Thanks Pete, so now it was time for a little bit of Winter inside the warm confines of the venue and having never ever seen the musician in action before I only knew that the set would be one of many musical surprises. One of the other key points in my interest in this show tonight was based on the fact that Johnny Winter was part of a five CD collection released by Sony Legacy that actually presented his full Woodstock performance set. Believe it or not, the guitarist while appearing at the historic festival; was not featured in the original movie release of the show and yet did get a nod on that movies special edition cut when they released the upgraded version last year. This evening while totally rocking would not be one filled with Rock music at all and instead a solid set of Blues as delivered by one of its artisans of note and the evening began with an instrumental introduction by Winter’s second guitarist, the axe slinger known as Paul Nelson. This was a great way to lead off this part of the night and if you are scratching your head about the name being familiar then let me clear that up and say that if you are thinking of the guitarist in the influential 80’s Power Metal/Thrash Metal band Liege Lord then you are totally correct. He now delivers the blues and very adeptly at that. After a few minutes of this with the rest of the band, they announced Mr. Johnny Winter and the guitarist was walked out to a chair that was ready for him in the center of the stage. The musicians recent health issues have required him to remain seated for his performances but he sure don’t need to stand up to let his fingers do the magic that they are able to do. The first song would be “Hideaway” and like I said I would be more of the learning observer this evening and boy did I have a lot to learn.
Johnny kept the conversing with the crowd to an as needed minimum which was ok because I felt everyone would rather hear him play than discuss things. There are far too many shows where there is a ton of talking and less music as a result so I was cool with this myself in the end. After a number of standards from the Winter catalog he touched upon a rendition of Hendrix’s “Red House” which has long become a staple and even a number that many of the Harder Rock bands do when they decide to do a heavier edged Blues number. “Boney Maronie” had the audience rocking a little louder when it came up next and while he has long been doing the tune, I was very surprised to find “All Over Now” by the Rolling Stones being done. Either way, it rocked and had the entire audience singing along. After this number it signaled the sign of the end of the main set and after a couple of minutes Johnny was back on the stage for the encore’s which found him sporting his signature axe as opposed to the Steinberger looking one he had been using most of the night and he began to thrill us with “Mojo Boogie”. The final number of the night would be “Highway 61 Revisited” and sadly this would be the end of the show. Some folks said how they counted on him playing all night this evening, and even felt that he was going to show up at Lucille’s next door and jam for awhile, yet I didn’t think this was likely with the health reports and his having played almost two hours as it is. He also had another show in this same venue next week which would close up the “Season Of Winter” for the time being. Johnny’s band also features the rhythm section of Scott Spray and Vito Liuzzi on bass and drums respectively. I also want to mention that guitarist Jon Paris who often plays at Lucille’s came onstage and added a little harmonica to the mix as the night drew to a close.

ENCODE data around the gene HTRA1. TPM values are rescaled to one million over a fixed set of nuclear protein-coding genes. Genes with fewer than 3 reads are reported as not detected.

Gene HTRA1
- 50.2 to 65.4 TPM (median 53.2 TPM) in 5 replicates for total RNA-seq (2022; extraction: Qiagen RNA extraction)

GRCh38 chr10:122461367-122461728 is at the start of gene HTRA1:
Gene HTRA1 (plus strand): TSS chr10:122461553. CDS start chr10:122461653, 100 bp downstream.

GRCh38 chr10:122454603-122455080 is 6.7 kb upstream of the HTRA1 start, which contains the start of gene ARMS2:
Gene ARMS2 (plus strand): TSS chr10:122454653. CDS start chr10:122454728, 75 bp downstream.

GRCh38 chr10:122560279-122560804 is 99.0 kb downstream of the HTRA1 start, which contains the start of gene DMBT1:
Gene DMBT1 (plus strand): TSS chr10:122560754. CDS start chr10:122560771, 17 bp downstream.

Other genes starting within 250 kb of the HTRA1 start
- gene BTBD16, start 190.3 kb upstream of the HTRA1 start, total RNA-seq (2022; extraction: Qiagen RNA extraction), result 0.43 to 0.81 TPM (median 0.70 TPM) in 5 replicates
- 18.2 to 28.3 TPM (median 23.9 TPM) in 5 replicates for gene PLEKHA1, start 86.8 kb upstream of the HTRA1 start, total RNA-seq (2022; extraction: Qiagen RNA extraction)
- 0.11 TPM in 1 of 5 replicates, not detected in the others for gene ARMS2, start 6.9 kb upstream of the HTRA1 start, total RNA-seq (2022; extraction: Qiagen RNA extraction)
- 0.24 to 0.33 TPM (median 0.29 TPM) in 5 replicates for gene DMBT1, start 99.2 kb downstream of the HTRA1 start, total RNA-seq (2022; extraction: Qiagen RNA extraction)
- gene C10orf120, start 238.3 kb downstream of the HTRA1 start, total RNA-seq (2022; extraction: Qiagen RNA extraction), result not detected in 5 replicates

In the end this show was well worth seeing and proved to me that all I had heard about his talents or enjoyed on some of the albums listened to across the years was nothing but the truth. I think if there were any other guitar players in the room this evening that everyone went home to practice and to up their own game. It was also cool to see Nelson in action and playing outside of the box that brought him into the Metal world’s prominence. It just goes to show you how open minded you should be with your talents and how you never know what you will end up playing even if you are a tried and true Metal head at heart. If Winter comes back soon, and I mean the musician and not the season, be sure to try and catch one of his appearances. Especially if you are a guitarist because it’s an education you would find to be time very well spent.
Johnny Winter Set List:
2. Paul Nelson instrumental
4. Sugar Coated Love
5. Boogie Real Low
6. Miss Anne
7. Black Jack
8. Tore Down
9. Lone Wolf
10. Don’t Take Advantage Of Me
11. Red House
12. Boney Maronie
13. All Over Now
14. Mojo Boogie – encore
15. Highway 61 – encore
Below is a shot of the B.B. King Blues Club & Grill marquee, and every now and again I will photograph this if the mood strikes me. Tonight this would be the case.
Backstage we caught up with guitarist Paul Nelson and drummer Vito Liuzzi who were more than happy to strike a pose in front of the B.B. King’s banner that is hanging back there.